Today is the dies natalis, the heavenly birthday, of St Edward the Confessor (so named to distinguish him from his namesake English king, St Edward the Martyr, † 978), who fell asleep in the Lord this day, Epiphany Eve, 5th January, in the Year of the Lord 1066, just a week after famed Westminster Abbey had been dedicated, which he had had built in commutation of his vow to go a pilgrim to Rome, and wherein he was buried.
He made a most pious death, or rather passing-over to true life, having been warned by St John the Evangelist of its coming – he never refused an alms asked in the Evangelist's name, and so one day gave his ring to the Saint himself, appearing to him as a beggar disguised; St John returned the ring to him via a pilgrim, bearing also a message insinuating that his day was at hand. (His feast, 13th October, commemorates the translation of his body in 1163.)
As Mgr Knox so well preached in 1922, "When we venerate St Edward, we venerate a failure. We do so advisedly. ... Not that there have not been great saints who were also great kings... But because we will not let ourselves be blinded by the lure of worldly success... Ask yourself which you would rather have been, in life, of all those great dead who lie in Westminster Abbey... is there any Christian who would not ask to change places with the Confessor; who would not choose his resting-place, there to wait for the opening of the great Doomsday Book, in which nothing is recorded of men but whether they meant good or evil, whether they loved or neglected God? ... The Conqueror, who diverted the stream of history, went to his grave disappointed and lies there a historical memory. The Confessor, whose ambitions could be satisfied by finding a poor man his dinner, saw no corruption in death, and lives the patron of his fellow countrymen." (Mgr Ronald Knox, 'St Edward the Confessor,' Occasional Sermons: London, Burns & Oates, 1960, pp.26, 28.)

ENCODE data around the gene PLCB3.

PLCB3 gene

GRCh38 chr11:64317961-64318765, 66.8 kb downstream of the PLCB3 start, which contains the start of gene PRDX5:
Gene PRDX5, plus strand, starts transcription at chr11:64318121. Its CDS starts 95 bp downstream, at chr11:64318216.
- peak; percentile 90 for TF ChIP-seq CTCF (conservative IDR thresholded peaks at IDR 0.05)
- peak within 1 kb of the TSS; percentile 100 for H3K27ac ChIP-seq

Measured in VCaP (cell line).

Food for thought indeed. Having been shriven this morning, now it's time to aim, as he did, for holiness:
Deus, qui beatum regem Eduardum, Confessorem tuum, æternitatis gloria coronasti: fac nos, quæsumus; ita eum venerari in terris, ut cum eo regnare possumus in cælis. Per Christum Dominum nostrum. R/. Amen.
(O God, Who didst crown Thy Confessor the blessed King Edward with eternal glory: make us, we beseech Thee, so to revere him upon earth, that with him we may be able to reign in heaven. Thro' Christ our Lord. R/. Amen.)
To revere him means, of course, not to praise him with our lips, but to emulate him in our lives, recalling his love of God, his boundless charity, his righteousness, his entire absence of ambition and lust for power, his justice superabounding in mercy, even his spotless virginity – for he so desired a higher life as to live with his virgin queen as a virgin himself, laying aside the use of marriage for the sake of the kingdom of heaven, heeding St Paul's warning: "the time is short... they also who have wives, be as if they had none... and they that use this world, as if they used it not: for the fashion of this world passeth away." (I Cor. vii, 29. 31.)